I don't know if you're being serious with this post, but this is no way to deal with a firearm.. technically doing this amount of heat work will take it out of proof..

1. Although you are not taking the steel above its critical temperature in an oven, you are however well into the tempering range and doing what you suggest will affect the strength of the parts. You have NO IDEA what the cylinder is made of or what state it will be left in.

2, Percussion nipples are heat treated.. taking them to dull red will take it above its critical temperature and destroy the designed strength..

Gentle heat and steady pressure is all that is needed.. if this does not work, then hand the work over to a qualified gunsmith.

@Ravers... HELPPP (you don't half choose some prime times to have holes drilled in your bonce!)
If @Ravers has a hole tapped he could have a percussion nipple fitted to his noggin.

How is he in any case? What's the latest?
 
I don't know if you're being serious with this post, but this is no way to deal with a firearm.. technically doing this amount of heat work will take it out of proof..

1. Although you are not taking the steel above its critical temperature in an oven, you are however well into the tempering range and doing what you suggest will affect the strength of the parts. You have NO IDEA what the cylinder is made of or what state it will be left in.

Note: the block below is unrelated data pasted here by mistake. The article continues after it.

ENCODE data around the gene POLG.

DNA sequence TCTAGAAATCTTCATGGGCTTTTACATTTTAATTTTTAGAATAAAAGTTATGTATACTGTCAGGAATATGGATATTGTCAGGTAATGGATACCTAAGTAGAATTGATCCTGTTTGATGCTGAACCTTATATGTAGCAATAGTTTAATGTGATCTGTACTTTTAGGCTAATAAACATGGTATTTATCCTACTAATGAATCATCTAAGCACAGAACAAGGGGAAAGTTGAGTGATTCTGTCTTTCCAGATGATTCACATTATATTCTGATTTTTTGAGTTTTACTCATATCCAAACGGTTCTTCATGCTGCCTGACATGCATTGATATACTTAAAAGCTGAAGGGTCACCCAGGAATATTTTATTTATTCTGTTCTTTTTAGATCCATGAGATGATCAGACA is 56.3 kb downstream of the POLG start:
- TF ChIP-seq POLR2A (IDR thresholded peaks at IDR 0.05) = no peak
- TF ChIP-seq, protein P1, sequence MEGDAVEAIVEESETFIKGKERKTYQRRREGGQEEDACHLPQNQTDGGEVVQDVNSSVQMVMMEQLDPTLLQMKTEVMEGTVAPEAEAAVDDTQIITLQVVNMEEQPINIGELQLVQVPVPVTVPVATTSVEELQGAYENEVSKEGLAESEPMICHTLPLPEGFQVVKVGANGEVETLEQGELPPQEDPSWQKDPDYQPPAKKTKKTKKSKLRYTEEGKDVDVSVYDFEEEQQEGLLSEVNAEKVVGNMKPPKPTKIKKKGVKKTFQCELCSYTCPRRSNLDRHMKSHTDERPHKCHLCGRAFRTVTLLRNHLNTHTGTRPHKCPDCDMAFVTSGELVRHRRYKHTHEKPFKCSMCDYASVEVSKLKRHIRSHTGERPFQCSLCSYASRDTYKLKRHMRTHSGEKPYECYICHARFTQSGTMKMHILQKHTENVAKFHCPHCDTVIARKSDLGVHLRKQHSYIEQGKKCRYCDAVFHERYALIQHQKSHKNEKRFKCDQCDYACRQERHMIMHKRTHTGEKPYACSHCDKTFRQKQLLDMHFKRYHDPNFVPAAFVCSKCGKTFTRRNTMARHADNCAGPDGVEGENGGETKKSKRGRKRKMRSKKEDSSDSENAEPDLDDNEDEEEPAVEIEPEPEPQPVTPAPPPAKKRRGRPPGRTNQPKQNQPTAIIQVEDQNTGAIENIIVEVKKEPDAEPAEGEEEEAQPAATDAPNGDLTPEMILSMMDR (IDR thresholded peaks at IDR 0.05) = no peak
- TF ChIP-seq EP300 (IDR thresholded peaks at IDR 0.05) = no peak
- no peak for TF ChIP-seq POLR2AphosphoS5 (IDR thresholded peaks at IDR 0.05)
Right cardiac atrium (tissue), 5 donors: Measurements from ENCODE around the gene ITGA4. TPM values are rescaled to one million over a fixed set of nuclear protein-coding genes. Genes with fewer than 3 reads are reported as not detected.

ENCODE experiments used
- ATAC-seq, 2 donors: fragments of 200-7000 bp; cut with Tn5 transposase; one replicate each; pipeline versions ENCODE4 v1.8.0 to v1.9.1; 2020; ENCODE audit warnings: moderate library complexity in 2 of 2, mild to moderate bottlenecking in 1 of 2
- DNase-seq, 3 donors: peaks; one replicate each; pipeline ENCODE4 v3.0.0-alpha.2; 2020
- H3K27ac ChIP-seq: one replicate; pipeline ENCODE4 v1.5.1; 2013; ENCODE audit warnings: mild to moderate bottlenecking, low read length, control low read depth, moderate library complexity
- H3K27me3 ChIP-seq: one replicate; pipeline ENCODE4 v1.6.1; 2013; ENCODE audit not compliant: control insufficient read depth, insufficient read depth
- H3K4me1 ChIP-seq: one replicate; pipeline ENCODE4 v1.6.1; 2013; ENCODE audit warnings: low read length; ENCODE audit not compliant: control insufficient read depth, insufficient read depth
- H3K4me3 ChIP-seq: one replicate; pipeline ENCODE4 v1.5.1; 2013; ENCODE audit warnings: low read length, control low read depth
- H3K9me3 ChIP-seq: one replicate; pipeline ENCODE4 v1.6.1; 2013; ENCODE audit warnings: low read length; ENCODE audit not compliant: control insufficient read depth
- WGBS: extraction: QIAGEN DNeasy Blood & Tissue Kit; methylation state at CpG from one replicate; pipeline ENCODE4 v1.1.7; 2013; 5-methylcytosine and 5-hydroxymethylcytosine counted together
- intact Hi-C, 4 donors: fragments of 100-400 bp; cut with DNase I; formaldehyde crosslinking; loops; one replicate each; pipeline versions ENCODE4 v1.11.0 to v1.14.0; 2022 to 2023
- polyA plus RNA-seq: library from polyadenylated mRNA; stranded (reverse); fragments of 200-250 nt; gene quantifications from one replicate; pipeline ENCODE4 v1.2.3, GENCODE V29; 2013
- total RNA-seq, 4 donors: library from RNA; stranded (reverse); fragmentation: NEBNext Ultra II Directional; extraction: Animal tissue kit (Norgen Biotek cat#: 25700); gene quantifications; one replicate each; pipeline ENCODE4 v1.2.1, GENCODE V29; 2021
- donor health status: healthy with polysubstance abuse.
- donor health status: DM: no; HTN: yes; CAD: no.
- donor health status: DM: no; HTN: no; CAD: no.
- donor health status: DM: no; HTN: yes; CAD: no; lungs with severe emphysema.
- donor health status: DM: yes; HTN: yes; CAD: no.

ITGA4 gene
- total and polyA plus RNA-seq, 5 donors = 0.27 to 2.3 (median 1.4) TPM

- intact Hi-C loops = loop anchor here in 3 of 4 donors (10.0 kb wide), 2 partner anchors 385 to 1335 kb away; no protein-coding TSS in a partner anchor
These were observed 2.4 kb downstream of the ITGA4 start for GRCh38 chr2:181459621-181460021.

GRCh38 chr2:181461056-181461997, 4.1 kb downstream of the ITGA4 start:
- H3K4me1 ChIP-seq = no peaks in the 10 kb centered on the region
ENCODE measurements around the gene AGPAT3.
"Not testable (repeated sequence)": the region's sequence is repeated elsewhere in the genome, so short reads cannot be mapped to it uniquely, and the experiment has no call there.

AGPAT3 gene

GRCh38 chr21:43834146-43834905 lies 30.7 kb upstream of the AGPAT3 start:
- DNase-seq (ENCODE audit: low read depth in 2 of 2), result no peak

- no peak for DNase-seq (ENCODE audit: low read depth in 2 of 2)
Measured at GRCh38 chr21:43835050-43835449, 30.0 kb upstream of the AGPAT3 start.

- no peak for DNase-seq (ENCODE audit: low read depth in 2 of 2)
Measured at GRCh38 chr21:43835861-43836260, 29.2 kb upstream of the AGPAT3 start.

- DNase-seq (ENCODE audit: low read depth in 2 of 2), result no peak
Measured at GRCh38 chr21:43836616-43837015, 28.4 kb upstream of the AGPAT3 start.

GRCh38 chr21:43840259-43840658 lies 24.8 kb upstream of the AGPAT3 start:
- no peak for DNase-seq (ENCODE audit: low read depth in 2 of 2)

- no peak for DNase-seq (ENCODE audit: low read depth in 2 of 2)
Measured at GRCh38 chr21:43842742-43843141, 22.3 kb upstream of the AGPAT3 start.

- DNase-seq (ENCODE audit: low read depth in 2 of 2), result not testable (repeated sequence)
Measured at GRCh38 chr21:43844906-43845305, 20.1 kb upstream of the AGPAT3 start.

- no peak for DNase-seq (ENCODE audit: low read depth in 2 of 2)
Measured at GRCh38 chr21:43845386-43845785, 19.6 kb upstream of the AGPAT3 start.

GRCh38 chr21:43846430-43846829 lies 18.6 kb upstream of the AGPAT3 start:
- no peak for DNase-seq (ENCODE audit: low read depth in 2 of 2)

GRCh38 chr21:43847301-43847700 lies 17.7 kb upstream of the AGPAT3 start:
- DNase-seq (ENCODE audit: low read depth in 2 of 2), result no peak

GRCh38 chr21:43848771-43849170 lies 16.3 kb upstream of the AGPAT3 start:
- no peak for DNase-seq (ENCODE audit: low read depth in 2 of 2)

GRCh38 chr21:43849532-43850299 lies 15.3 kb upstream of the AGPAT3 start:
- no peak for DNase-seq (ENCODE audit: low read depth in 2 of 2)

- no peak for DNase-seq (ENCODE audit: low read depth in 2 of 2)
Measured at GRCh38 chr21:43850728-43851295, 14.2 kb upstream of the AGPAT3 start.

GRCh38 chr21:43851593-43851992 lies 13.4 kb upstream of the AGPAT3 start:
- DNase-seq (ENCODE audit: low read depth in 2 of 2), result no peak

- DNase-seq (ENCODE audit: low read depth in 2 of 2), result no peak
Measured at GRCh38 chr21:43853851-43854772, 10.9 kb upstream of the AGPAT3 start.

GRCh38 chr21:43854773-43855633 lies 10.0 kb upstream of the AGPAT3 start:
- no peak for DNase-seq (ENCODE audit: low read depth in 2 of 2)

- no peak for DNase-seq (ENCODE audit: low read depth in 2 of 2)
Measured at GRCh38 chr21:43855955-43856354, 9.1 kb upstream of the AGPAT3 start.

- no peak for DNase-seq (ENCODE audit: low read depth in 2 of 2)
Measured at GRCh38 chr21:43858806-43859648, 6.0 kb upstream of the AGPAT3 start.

2, Percussion nipples are heat treated.. taking them to dull red will take it above its critical temperature and destroy the designed strength..

Gentle heat and steady pressure is all that is needed.. if this does not work, then hand the work over to a qualified gunsmith.

@Ravers... HELPPP (you don't half choose some prime times to have holes drilled in your bonce!)
In general, I've often found it safe and effective with small and medium screws to tighten them slightly to free them off before undoing them. Sometimes work them back and forth until they free up enough to unscrew.
 

HE117

LE
If @Ravers has a hole tapped he could have a percussion nipple fitted to his noggin.

How is he in any case? What's the latest?
Nope.. NHS is metric, Percussion nipples are Whitworth (or Enfield)...

..dunno how he is - he is off cross country for a bit though!
 

Chicken

Old-Salt
I don't know if you're being serious with this post, but this is no way to deal with a firearm.. technically doing this amount of heat work will take it out of proof..

1. Although you are not taking the steel above its critical temperature in an oven, you are however well into the tempering range and doing what you suggest will affect the strength of the parts. You have NO IDEA what the cylinder is made of or what state it will be left in.

2, Percussion nipples are heat treated.. taking them to dull red will take it above its critical temperature and destroy the designed strength..

Gentle heat and steady pressure is all that is needed.. if this does not work, then hand the work over to a qualified gunsmith.

@Ravers... HELPPP (you don't half choose some prime times to have holes drilled in your bonce!)

220c won't take steel out of temper.Anymore than running an engine will damage the Cylinder head.

Heating the nipples up to red,removing and discarding them will have no effect.They are discarded.The surrounding cylinder wont have its temper effected as it will not be heated to the same degree as ii would be held in lead soft jaws in a big fukking vice.
 
I can only confirm what HE117 says about gentle heat and steady pressure, that's the safest way for sure and is how I've seen it done only very recently on a revolver with a stuck steel nipple.